FLYLEAF Members Discuss 'Memento Mori'

MTV News recently spoke to the Belton, Texas-based quintet FLYLEAF about the band's forthcoming sophomore album, "Memento Mori".

Due on October 27, the follow-up to the band's hit 2005 self-titled debut sees the group again teaming with producer Howard Benson, who — in addition to FLYLEAF's debut — is known for his work with PAPA ROACH, MY CHEMICAL ROMANCE and THE ALL-AMERICAN REJECTS.

"The whole theme of the album is summed up by the title — 'Memento Mori' — that everything comes to an end and that we're mortal and we're going to die," guitarist Sameer Bhattacharya said. "But in all of that, there's hope and a bigger picture. It's beautiful, when you think about it, the idea that every day is precious."

"With the songs that we write, we talk really openly and honestly about our struggles and about battling inner demons ourselves," vocalist Lacey said. "So the kids just naturally want to tell us their struggles and the demons they deal with, and I love 'em so much. ... I wish I could hug them all and make it better, but that's not always good enough. It doesn't make it better. So you just have to trust that God's bigger than we are, and the kids keep going.

"In part of my maturing process, I have to learn how to hear those things and still be compassionate but also let them go and trust God with everything," she continued. "Because, you know, I'm not God, and that's a relief."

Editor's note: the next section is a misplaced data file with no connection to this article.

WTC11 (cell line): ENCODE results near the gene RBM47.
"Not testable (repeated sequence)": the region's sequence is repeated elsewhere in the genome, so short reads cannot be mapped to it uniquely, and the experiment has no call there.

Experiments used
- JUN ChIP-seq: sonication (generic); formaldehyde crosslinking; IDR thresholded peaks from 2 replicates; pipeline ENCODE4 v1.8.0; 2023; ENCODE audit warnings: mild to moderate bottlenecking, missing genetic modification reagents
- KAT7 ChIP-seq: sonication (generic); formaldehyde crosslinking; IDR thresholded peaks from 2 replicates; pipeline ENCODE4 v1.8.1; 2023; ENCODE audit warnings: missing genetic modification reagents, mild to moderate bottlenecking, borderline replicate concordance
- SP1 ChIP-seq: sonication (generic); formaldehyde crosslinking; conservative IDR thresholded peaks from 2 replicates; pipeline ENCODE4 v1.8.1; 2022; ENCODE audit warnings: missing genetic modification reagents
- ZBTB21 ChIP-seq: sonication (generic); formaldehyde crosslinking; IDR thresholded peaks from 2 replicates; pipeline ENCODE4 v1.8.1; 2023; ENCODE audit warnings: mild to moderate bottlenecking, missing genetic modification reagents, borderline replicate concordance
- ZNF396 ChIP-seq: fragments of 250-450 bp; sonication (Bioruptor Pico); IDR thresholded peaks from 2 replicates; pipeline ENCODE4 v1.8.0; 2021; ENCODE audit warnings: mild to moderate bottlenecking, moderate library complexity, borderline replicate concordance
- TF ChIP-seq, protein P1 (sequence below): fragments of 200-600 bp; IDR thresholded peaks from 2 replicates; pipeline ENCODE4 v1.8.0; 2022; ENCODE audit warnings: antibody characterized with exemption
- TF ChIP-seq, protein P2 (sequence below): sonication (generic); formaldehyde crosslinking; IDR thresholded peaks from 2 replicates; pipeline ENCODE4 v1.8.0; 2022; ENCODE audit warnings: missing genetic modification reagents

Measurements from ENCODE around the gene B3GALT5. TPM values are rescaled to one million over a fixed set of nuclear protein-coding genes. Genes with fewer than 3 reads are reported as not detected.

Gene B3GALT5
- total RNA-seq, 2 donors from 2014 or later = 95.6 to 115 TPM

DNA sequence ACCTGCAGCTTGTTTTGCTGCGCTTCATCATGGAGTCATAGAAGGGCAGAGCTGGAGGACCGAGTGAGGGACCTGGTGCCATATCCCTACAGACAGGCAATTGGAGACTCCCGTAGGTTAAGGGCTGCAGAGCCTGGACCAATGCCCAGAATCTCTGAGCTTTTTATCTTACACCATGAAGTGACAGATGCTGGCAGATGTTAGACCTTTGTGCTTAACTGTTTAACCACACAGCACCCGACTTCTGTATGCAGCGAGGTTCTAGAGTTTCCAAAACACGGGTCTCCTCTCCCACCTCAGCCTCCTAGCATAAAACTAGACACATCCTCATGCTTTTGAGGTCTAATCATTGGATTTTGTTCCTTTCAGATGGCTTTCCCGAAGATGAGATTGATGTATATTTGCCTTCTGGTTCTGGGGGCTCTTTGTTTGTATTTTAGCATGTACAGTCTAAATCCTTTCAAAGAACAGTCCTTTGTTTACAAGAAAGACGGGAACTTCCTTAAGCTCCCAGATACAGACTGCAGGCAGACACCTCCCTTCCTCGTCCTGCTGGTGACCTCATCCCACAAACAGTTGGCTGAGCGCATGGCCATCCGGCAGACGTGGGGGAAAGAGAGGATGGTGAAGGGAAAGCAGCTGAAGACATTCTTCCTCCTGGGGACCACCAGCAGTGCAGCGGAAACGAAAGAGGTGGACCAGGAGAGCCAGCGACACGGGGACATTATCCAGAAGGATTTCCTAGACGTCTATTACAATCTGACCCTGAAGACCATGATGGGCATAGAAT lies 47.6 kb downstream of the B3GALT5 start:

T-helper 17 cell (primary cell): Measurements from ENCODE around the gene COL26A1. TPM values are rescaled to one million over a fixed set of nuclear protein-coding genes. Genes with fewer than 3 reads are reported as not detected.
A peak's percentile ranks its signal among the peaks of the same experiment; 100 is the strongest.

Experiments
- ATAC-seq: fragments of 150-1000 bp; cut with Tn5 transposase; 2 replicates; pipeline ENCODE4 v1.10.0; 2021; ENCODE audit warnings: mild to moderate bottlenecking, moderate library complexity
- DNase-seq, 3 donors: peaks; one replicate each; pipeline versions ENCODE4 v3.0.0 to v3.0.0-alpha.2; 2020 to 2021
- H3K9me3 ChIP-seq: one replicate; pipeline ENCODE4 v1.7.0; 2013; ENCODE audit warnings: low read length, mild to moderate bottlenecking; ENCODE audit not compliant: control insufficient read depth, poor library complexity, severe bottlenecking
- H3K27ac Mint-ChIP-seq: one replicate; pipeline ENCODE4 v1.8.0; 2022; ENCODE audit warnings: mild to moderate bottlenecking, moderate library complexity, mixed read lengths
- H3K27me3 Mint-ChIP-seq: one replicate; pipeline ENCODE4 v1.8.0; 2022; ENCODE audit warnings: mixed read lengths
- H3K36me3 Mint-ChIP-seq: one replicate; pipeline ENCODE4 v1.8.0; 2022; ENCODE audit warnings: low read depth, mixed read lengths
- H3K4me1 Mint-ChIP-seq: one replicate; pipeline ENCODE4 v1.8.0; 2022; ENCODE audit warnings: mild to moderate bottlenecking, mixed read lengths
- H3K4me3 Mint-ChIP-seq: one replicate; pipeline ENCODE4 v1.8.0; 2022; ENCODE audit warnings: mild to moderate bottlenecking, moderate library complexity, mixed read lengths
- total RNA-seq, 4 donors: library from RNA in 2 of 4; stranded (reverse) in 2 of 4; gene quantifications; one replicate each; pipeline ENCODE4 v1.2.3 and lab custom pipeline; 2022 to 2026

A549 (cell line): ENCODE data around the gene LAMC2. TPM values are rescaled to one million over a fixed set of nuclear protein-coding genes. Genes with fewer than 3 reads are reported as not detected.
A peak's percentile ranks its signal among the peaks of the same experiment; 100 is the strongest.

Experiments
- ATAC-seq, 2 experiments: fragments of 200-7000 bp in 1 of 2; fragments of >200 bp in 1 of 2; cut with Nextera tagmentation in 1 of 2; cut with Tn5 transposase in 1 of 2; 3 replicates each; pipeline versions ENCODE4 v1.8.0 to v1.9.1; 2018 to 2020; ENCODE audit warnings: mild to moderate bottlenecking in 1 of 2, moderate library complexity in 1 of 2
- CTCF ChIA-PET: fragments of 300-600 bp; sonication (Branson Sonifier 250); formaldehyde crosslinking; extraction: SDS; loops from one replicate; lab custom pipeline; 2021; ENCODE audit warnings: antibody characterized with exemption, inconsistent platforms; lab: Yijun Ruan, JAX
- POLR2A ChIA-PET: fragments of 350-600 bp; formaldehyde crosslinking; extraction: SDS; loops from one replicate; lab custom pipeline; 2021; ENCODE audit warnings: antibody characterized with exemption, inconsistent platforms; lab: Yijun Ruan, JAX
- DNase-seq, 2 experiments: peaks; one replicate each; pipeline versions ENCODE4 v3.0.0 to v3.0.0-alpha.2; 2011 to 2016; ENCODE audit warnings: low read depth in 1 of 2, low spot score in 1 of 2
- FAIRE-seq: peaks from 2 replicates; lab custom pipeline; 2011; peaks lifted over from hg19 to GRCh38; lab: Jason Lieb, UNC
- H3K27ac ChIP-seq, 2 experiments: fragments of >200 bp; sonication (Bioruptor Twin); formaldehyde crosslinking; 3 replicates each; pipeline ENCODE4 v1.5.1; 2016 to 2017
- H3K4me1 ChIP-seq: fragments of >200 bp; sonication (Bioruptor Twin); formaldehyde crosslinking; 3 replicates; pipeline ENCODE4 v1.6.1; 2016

Read more from MTV News.

The album's title comes from the well-known Latin phrase that, through the ages, has been uttered as a reminder of the mortality we all share. According to ancient texts, memento mori was historically acted out as a kind of ritual tableau in ancient Rome when a victorious general was welcomed back to the city with a parade: "Standing behind the victorious general was a servant, and he had the task of reminding the general that, though he was up on the peak today, tomorrow was another day. The servant did this by telling the general that he should remember that he was mortal, i.e. 'Memento mori."

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